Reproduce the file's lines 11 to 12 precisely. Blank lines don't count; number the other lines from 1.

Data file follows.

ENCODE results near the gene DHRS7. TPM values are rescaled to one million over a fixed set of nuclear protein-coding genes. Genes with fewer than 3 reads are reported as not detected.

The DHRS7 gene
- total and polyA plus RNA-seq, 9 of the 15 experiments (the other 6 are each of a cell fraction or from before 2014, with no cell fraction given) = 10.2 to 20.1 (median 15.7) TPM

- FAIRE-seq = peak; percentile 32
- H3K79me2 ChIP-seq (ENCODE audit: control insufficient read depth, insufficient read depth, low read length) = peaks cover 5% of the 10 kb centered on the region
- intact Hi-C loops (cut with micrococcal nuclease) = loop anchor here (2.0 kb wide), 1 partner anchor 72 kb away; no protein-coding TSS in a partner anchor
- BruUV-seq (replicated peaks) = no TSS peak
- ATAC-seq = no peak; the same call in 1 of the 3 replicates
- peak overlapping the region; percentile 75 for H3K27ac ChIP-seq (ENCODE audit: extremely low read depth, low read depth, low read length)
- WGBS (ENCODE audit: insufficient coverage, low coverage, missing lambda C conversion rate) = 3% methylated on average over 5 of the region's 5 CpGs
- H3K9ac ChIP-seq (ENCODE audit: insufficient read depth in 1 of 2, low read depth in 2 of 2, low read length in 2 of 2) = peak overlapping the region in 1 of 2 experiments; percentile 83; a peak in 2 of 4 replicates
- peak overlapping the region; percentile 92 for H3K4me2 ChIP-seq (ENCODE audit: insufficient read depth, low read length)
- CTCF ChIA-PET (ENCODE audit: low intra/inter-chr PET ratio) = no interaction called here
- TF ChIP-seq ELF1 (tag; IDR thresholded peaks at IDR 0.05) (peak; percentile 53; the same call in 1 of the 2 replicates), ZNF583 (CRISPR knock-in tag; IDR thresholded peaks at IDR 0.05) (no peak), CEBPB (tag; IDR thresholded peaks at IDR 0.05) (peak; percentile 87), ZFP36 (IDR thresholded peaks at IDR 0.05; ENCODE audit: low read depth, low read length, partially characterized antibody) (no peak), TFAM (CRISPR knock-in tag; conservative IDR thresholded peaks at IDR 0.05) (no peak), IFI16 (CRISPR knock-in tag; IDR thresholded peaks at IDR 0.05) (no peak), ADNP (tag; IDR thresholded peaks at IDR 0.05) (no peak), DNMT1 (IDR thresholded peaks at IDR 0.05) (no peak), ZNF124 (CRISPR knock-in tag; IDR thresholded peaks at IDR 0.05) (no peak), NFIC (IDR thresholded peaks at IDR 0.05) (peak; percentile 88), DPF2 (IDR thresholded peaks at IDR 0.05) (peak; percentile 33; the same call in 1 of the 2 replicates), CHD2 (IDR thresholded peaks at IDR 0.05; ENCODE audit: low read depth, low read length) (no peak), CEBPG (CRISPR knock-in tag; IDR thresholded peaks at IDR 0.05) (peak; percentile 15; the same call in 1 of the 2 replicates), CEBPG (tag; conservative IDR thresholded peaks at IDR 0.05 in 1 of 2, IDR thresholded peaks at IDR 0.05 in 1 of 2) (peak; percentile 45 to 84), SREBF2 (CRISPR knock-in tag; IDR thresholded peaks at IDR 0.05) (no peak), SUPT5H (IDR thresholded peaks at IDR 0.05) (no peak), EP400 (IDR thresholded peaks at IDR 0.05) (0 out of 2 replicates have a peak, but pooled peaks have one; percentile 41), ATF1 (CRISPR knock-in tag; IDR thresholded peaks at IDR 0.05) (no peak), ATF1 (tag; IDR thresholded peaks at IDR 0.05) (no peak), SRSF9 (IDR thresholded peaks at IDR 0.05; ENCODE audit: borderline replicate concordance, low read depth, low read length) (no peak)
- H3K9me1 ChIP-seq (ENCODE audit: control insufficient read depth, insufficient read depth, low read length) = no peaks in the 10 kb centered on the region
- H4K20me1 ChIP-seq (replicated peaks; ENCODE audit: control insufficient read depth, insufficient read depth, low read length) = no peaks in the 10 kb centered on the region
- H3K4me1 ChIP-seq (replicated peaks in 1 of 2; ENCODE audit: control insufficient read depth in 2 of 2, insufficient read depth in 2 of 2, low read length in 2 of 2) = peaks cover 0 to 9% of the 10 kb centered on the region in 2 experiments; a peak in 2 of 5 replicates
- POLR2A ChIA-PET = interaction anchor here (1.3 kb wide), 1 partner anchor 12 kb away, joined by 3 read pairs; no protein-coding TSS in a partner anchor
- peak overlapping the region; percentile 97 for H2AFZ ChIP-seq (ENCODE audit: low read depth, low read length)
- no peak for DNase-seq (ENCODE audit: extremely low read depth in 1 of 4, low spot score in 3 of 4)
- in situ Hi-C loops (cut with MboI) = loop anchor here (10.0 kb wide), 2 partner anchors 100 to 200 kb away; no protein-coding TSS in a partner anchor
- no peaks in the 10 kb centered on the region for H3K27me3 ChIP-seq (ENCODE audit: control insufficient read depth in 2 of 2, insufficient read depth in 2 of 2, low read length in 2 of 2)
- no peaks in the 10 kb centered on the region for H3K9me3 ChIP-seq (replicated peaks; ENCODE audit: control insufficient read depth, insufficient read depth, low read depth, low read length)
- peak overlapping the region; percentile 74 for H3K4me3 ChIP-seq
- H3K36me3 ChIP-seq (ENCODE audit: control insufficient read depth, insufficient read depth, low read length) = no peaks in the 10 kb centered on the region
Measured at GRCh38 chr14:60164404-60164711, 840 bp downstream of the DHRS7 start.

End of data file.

- H3K9ac ChIP-seq (ENCODE audit: insufficient read depth in 1 of 2, low read depth in 2 of 2, low read length in 2 of 2) = peak overlapping the region in 1 of 2 experiments; percentile 83; a peak in 2 of 4 replicates
- peak overlapping the region; percentile 92 for H3K4me2 ChIP-seq (ENCODE audit: insufficient read depth, low read length)